Why You Need a Manual Fever Thermometer

The subject of thermometers came up in a discussion with a younger friend and I soon realized that most people today depend on digital or throw away thermometers.  When we were kids and our parents had to deal with all the infectious diseases, it seemed like we were always having our temperatures taken.  The old mercury thermometer that we used when we were young, have been banned for medical use in most states.  It is now almost impossible to buy them.

There are liquid filled thermometers still available, but there are not the most common.  I know how dangerous mercury thermometers are supposed to be, but they are still my thermometer of choice.  They are the most accurate, and as long as the glass is not broken, the mercury is not a danger.  Just be careful when you shake them to lower the column of mercury.

If you are using a manual or mercury thermometer, you must shake it down so that the mercury level is at least below 96 degrees F.

Temperatures can be taken by several different methods.

Oral – Place the thermometer under the tongue ; wait for approximately 2 minutes for a manual thermometer.  Remember not to take an oral temperature right after eating or drinking something because it will alter the results.

Axillary – Place the thermometer under the armpit with the tip in the deepest crease; wait for approximately 2 minutes for a manual thermometer.

Rectal – Use lubrication, such as petroleum jelly and place tip in anal opening; Wait for approximately 2 minutes for a manual thermometer.  This method should be used for infants or those whose temperature cannot be taken any other way.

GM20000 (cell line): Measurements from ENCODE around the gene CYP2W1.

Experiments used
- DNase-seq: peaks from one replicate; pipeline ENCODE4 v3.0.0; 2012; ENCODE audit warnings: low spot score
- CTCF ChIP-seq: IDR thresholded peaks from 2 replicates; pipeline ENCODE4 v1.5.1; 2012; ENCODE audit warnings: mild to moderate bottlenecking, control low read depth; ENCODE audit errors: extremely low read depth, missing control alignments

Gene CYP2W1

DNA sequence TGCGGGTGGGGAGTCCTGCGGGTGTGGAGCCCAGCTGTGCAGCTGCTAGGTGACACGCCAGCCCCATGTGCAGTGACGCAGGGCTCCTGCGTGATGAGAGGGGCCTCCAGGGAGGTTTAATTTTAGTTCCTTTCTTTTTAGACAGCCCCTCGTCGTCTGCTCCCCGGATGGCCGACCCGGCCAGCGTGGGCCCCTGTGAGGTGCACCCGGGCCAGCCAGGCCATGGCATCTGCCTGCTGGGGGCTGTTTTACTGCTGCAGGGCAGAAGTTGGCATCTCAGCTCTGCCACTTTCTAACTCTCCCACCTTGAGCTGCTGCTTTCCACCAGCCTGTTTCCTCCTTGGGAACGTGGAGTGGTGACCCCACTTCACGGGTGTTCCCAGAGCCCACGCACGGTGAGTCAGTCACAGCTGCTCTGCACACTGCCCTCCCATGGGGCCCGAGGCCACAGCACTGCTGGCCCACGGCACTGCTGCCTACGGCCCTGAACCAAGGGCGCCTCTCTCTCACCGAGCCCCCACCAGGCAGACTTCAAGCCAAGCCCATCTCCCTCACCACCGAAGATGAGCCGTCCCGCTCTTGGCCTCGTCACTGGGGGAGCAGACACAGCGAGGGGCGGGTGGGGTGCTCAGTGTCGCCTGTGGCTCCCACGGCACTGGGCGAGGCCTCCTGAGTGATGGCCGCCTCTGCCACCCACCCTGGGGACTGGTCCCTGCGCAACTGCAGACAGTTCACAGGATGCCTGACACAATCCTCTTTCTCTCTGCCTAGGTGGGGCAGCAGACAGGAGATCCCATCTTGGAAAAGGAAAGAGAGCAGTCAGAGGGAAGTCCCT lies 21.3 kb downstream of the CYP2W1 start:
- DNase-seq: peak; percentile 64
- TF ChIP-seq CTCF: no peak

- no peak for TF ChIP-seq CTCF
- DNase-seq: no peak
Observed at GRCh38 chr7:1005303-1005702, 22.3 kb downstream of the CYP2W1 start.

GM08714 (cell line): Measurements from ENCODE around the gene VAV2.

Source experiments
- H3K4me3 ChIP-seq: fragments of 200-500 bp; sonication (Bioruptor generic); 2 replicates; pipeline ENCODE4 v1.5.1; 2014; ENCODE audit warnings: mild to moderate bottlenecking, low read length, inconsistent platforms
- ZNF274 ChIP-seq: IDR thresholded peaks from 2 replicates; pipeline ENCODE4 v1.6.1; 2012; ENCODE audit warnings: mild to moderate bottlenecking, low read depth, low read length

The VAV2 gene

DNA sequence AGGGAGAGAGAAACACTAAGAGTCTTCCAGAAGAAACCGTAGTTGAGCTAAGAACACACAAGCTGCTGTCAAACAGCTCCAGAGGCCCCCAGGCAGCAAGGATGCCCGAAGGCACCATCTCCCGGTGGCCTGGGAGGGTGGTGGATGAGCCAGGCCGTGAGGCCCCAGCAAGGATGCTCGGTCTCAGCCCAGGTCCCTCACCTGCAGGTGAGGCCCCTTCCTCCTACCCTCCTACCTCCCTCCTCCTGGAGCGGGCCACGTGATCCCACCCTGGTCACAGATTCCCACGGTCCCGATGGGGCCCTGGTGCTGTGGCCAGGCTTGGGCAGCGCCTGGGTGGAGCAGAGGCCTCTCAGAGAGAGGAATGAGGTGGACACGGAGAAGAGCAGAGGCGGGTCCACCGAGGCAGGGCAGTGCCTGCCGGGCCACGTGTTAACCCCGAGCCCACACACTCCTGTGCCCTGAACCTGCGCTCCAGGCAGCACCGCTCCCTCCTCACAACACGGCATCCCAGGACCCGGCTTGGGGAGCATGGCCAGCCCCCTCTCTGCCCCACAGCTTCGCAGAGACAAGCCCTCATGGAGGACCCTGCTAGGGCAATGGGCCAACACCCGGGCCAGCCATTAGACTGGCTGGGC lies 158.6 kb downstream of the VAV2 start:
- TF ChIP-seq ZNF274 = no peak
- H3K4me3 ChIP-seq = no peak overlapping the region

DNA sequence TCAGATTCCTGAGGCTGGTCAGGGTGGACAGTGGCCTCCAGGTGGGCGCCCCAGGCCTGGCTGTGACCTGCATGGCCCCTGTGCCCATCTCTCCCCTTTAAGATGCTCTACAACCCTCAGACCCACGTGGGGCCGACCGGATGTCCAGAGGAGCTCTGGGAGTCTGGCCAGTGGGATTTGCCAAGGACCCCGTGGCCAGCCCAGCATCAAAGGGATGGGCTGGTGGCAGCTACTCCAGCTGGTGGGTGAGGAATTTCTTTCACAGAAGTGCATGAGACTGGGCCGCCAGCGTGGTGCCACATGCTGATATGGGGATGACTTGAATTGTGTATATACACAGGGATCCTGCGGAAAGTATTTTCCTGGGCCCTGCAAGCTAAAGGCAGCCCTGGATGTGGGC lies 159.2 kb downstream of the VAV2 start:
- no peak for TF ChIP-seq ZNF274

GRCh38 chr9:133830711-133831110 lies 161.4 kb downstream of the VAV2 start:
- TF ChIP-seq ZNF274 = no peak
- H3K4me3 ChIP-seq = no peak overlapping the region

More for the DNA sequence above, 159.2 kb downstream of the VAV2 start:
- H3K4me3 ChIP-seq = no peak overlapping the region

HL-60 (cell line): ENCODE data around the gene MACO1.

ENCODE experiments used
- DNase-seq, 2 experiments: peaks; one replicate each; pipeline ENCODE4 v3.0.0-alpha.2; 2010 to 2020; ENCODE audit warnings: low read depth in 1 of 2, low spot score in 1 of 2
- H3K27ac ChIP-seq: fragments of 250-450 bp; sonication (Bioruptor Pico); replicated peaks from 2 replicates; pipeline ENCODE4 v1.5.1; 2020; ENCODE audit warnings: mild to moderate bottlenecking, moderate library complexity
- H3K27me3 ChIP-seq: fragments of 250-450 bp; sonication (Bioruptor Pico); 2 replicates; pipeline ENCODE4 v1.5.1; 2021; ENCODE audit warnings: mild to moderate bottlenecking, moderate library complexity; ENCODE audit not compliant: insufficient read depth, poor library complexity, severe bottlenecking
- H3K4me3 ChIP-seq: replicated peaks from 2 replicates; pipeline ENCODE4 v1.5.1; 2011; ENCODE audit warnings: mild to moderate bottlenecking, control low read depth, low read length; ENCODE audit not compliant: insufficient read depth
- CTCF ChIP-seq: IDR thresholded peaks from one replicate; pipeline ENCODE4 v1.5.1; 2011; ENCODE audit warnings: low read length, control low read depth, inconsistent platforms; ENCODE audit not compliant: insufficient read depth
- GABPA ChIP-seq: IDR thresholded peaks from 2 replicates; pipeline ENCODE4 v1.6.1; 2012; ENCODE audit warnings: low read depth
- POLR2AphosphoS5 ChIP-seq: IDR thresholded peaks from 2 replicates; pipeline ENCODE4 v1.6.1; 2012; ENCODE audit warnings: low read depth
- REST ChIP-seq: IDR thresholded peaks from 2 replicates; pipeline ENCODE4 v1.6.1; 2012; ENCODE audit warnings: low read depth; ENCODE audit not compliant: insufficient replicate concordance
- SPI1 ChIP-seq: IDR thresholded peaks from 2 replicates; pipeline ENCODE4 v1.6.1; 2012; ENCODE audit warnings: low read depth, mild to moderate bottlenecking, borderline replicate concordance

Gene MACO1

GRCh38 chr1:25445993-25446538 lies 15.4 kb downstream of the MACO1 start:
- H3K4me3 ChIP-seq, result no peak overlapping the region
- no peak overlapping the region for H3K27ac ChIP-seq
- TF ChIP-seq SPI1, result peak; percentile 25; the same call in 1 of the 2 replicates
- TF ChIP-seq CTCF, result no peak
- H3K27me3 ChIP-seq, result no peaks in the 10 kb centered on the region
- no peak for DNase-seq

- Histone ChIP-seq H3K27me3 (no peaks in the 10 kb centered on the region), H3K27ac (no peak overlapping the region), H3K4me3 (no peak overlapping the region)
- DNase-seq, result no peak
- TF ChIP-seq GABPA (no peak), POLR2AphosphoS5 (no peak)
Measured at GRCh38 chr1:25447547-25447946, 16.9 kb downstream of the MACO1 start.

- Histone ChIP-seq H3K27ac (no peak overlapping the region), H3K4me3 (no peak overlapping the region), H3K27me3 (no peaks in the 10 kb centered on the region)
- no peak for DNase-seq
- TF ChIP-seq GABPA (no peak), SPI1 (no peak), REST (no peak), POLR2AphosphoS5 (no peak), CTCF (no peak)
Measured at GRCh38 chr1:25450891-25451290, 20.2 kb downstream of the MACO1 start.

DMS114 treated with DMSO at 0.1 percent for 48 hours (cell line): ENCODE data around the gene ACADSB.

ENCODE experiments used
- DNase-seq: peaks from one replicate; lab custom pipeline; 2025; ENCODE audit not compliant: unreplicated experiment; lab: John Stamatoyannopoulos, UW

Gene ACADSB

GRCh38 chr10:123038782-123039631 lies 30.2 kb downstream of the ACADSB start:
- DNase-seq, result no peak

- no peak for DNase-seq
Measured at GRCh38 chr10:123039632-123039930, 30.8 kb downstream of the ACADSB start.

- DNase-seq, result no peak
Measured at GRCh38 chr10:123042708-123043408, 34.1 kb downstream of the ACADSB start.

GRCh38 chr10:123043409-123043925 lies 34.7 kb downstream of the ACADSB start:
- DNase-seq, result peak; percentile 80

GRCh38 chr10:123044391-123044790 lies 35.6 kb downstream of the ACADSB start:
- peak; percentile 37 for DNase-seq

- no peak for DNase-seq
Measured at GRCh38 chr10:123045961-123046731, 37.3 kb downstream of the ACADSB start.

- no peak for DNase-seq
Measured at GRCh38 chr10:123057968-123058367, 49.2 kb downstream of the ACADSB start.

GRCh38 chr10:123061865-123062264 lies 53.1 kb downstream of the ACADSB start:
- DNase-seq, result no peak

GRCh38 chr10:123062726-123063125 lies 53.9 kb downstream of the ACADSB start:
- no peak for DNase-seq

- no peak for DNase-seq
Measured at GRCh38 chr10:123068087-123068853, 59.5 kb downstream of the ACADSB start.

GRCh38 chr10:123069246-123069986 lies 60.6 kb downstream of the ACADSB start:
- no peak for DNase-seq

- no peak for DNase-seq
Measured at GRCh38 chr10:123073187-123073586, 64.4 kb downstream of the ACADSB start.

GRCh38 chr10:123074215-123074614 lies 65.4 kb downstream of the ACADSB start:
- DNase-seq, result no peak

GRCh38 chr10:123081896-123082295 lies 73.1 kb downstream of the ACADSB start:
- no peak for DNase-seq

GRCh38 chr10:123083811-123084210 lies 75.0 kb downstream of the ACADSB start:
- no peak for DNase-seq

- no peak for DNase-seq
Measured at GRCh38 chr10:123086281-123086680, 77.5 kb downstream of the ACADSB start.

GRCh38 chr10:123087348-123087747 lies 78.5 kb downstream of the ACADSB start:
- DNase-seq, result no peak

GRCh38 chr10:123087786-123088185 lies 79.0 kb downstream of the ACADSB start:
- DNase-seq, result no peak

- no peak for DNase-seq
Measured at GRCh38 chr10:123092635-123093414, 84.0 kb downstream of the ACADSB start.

What is normal body temperature?

Most people think of a “normal” oral body temperature as   98.6 F (37 C).  This is an average. Your temperature may actually be 1 F (0.6 C) or more above or below 98.6 F.

A rectal or ear (tympanic membrane) temperature reading is slightly higher than an oral temperature reading.  A temperature taken in the armpit (Axillary) is slightly lower than an oral temperature reading. The most accurate way to measure body temperature is to take a rectal temperature.

A simple fever thermometer can be a big help in treating infectious diseases, make sure you have a manual one in your medical supplies.

Howard

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2 Responses to Why You Need a Manual Fever Thermometer

  1. melissalynn says:

    Many years ago, my mercury thermometer broke. I was able to buy a very nice, old mercury thermometer on ebay (about 8 years ago) and my Husband accidentally broke that one. I’ve been trying to find one these last couple of.years. no luck. So dumb! I hate these fallible digital junk thermometers!

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